Free IELTS course

10 ways to speak more fluently in your IELTS Speaking test

How to improve your spoken fluency for IELTS

Answering IELTS Speaking questions more easily is one way to improve your IELTS Speaking band score. That’s easy for me to say, of course, but may not be so easy for you to do.

So, I’d like to show you ten ways to answer IELTS Speaking questions more easily, i.e. speak more fluently in your IELTS Speaking test.

You can read about all ten ways below or hear me talk about some of them in the following IELTS video.

1. Get more IELTS Speaking practice

IELTS Speaking practiceThe more speaking practice you get on common IELTS Speaking topics like friends or your home town, the easier you’ll find it to answer questions on these topics in your test.

For advice about how to get more practice, see my post ‘Get more speaking practice and improve your IELTS Speaking band score‘.

2. Learn more vocabulary related to common IELTS Speaking topics

If you don’t know the right word(s) to use to answer a question in your IELTS Speaking test, you’ll probably hesitate while you try to think of what to say, and this will make you sound less fluent.

To learn more vocabulary on topics you may get in your test, I recommend the books ‘Vocabulary for IELTS‘ and ‘Vocabulary for IELTS Advanced‘.

3. Learn some phrases to use when you need some thinking time

You’re almost certainly going to be asked some questions in your IELTS Speaking test that you’ll find difficult to answer immediately.

So now’s the time to learn and practice saying some of the following phrases. If you use them in your test when you get a difficult question, your hesitation will be less noticeable.

  • That’s a difficult question
  • Let me think…
  • I haven’t thought about that before

For some more phrases, check out the download on Dominic Cole’s post ‘Vocabulary to help you with pausing in IELTS Speaking‘.

4. Learn how to ask the examiner to repeat a question

Another way to avoid hesitating (and sound more fluent) in your Speaking test is to ask the examiner to repeat a question if you need some time to think about what to say.

Even if you understand the question, using one of the examples below will give you some extra time to think about your answer.

  • Could you repeat the question please?
  • Sorry, I didn’t catch that
  • Can you say that again please?
5. Learn to use words together in phrases

You’ll make fewer hesitations between words (and sound more fluent) if you learn to use natural combinations of words, i.e. collocations. Collocations are two or more words that native speakers of English often use together.

Here are some collocations on the common IELTS topic of friends that Hanbin could have used when answering my questions in the video above:

  • a close friend
  • an old friend
  • a small/wide circle of friends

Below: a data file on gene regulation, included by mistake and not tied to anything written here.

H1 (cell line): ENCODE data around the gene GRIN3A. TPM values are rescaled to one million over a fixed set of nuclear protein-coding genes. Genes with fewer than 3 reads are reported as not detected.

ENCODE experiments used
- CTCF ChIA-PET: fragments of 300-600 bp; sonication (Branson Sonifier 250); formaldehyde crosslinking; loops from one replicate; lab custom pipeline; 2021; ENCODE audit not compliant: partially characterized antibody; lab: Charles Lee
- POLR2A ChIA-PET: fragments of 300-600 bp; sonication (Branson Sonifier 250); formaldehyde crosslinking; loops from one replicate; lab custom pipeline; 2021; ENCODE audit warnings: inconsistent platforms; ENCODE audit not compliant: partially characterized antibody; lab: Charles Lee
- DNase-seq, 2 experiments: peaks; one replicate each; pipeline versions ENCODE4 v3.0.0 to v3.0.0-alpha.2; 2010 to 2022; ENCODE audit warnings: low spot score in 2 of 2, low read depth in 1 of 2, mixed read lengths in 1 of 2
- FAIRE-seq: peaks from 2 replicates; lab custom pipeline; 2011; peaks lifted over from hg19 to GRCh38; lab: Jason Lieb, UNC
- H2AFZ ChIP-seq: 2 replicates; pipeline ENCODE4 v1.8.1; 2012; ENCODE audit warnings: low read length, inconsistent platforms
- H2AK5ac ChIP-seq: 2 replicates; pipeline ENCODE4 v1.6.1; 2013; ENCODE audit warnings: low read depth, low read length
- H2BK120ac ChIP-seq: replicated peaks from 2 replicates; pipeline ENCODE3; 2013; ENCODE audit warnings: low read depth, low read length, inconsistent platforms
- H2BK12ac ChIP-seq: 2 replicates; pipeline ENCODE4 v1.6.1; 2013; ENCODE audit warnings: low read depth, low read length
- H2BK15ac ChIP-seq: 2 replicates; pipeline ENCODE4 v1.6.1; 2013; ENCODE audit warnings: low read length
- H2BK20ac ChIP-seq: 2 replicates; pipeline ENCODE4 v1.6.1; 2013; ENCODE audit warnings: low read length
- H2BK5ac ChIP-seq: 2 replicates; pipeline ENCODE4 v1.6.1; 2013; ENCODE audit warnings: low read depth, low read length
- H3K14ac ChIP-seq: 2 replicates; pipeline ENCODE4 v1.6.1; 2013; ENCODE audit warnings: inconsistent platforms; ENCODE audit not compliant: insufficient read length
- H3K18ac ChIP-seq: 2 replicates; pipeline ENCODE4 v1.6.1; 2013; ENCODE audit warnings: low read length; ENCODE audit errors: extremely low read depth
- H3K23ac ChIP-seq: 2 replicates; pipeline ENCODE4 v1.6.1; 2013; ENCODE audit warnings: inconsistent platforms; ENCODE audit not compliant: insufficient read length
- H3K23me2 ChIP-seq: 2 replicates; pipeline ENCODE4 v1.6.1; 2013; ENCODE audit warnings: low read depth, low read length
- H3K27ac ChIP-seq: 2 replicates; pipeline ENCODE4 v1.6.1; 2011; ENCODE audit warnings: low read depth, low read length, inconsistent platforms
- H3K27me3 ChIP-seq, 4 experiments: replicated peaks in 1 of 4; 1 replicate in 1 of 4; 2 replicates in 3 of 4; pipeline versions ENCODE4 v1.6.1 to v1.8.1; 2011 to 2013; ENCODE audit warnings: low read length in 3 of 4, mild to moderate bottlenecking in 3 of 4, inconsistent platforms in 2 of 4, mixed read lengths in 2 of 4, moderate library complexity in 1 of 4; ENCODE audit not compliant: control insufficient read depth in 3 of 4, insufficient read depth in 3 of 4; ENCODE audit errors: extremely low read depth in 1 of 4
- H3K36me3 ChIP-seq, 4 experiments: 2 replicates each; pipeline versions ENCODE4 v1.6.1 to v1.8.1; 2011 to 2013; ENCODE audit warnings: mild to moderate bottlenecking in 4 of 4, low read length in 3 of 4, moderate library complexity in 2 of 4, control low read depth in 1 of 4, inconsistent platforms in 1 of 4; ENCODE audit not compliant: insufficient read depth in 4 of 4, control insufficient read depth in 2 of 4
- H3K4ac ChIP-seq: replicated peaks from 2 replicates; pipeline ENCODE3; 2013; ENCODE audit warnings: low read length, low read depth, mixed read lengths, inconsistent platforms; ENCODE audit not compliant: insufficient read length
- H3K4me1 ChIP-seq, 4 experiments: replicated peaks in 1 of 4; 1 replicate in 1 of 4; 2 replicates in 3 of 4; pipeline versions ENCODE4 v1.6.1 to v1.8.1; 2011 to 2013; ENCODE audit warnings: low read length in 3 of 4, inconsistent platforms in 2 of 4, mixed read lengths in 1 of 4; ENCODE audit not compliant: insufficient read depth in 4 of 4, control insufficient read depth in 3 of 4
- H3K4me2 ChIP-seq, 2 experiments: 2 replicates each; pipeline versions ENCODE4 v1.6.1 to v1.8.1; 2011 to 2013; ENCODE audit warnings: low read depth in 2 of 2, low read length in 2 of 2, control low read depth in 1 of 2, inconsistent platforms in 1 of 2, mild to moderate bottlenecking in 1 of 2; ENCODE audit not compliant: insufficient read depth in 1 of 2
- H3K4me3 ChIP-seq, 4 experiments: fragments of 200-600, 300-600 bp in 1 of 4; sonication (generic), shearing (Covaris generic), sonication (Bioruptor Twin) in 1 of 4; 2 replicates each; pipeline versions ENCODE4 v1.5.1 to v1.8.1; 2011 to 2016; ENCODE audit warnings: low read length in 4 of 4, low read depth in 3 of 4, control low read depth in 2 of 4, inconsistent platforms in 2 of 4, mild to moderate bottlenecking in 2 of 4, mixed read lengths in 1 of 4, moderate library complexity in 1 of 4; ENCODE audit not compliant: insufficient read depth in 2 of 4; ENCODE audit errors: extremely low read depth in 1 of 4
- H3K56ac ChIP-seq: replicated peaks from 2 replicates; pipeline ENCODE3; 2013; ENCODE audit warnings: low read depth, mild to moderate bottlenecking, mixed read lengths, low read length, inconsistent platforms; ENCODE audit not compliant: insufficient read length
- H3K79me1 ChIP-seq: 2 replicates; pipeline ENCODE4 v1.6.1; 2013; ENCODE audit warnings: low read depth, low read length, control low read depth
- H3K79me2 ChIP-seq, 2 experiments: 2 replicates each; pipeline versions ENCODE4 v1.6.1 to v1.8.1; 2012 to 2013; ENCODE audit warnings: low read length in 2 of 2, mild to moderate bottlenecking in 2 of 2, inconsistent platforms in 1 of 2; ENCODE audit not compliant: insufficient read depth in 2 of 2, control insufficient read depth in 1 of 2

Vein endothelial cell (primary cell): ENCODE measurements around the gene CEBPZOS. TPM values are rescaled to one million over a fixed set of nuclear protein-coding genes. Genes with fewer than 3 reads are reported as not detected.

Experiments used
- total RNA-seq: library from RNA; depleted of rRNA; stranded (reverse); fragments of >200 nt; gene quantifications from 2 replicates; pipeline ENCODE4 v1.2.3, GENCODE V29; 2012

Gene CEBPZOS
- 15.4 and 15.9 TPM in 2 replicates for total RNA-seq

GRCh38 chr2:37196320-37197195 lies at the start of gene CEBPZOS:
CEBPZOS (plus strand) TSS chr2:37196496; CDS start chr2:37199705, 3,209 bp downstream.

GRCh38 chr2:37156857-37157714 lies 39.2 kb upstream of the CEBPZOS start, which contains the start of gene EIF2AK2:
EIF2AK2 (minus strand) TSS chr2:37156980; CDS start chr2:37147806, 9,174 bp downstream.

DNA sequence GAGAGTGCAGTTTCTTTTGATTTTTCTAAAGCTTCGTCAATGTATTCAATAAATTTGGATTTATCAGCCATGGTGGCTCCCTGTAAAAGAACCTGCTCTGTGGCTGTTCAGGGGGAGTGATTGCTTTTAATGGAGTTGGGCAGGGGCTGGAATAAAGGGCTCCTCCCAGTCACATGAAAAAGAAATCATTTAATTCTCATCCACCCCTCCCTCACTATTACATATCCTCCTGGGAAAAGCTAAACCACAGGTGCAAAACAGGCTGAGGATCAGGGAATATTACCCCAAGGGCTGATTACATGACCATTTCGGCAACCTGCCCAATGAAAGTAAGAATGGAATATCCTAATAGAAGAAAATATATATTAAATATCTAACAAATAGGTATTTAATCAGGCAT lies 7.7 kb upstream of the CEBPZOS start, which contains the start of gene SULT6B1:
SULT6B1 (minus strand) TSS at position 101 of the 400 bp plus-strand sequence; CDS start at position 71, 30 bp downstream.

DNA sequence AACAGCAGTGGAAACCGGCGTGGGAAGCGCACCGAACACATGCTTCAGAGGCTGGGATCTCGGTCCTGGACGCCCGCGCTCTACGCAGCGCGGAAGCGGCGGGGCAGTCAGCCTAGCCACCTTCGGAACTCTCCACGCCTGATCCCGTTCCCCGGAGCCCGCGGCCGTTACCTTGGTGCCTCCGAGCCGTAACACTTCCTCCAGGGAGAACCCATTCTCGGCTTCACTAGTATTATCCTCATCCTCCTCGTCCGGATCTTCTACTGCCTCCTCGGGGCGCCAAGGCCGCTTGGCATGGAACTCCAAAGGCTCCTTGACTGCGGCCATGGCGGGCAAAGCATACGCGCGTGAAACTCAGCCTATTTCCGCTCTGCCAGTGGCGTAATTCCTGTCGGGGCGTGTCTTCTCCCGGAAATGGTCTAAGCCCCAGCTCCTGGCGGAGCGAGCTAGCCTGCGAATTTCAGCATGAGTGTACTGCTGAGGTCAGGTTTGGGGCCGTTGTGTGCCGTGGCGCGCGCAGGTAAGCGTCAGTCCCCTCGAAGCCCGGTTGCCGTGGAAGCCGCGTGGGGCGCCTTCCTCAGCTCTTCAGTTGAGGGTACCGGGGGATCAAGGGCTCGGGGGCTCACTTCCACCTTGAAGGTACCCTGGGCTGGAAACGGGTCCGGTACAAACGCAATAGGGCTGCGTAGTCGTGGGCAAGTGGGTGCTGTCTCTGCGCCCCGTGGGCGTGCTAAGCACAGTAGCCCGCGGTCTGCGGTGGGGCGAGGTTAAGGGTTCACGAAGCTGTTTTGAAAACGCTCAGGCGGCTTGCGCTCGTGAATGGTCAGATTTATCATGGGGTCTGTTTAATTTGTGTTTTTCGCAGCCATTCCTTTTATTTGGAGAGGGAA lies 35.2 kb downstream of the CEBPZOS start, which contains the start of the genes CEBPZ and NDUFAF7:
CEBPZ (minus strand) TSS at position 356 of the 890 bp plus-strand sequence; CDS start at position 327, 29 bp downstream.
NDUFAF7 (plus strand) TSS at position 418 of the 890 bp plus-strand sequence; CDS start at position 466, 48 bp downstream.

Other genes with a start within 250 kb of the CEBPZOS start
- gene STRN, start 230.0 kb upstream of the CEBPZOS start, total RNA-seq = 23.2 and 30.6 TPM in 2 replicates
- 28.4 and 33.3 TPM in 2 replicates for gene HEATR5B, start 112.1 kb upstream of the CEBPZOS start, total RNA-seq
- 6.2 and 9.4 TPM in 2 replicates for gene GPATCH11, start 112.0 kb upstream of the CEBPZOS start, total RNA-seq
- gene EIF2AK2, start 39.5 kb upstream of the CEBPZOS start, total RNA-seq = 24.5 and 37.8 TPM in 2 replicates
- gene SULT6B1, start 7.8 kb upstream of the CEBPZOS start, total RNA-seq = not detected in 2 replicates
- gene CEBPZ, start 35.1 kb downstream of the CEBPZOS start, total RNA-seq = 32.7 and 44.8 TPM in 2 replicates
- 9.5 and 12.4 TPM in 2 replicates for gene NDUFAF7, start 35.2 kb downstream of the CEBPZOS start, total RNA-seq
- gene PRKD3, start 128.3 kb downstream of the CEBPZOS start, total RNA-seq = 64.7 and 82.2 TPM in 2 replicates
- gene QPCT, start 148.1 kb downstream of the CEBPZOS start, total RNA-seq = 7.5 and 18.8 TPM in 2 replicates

• make new friends

For more examples of words that are often used together, have a look at my post ‘IELTS Speaking collocations’.

6. Only correct mistakes that you know how to correct

If you notice that you make a mistake when you’re speaking but don’t know how to correct your mistake, it would be better not to try and just keep on speaking.

If you stop speaking and try to correct your mistake, you may hesitate a lot as you try to find the right word or grammar.

Have a look at this post for five common grammar mistakes to avoid in your IELTS Speaking test.

7. Use contractions like I’m or I’d

Use contractions like I’m or I’d in your IELTS Speaking test and you’ll sound more fluent.

So…

  • say I’m not I am
  • say I’d not I would
  • say I’ve not I have
  • say isn’t not is not
  • say wouldn’t not would not
  • say haven’t not have not
8. Practice explaining the meaning of words

Because you may forget a word or phrase that you need to use when answering a question in your test, it would be a good idea to practice explaining the meaning of words before your test.

You can start right now by explaining the meaning of the following words/phrases on the common IELTS topic of friends? (I’ve given you an example of how you could explain the first one.)

  • a classmate (e.g. a boy/girl in my class)
  • a close friend
  • an old friend
  • a small/wide circle of friends
  • make new friends
  • keep in contact with friends
9. Talk about ideas that you can explain easily

Getting a lot of practice answering IELTS Speaking questions before your test will help you find out what you’re able to explain in English and what kind of ideas are too difficult to explain.

You’ll sound more fluent in your IELTS Speaking test if you avoid ideas that you would find difficult to explain.

10. Find a way to relax before your IELTS Speaking test

Whether it’s exercise, watching a movie or talking with friends (in English), do something that will help you relax before your IELTS Speaking test.

The more relaxed you are, the easier you’ll find it to answer the examiner’s questions.

Have you tried any of the ten suggestions to help you speak more fluently in the IELTS Speaking test? Let me know in the comments section below.

Pete

For more IELTS tips and advice, subscribe via email or RSS or try my free IELTS course.

Leave a comment

Your email address will not be published. Required fields are marked *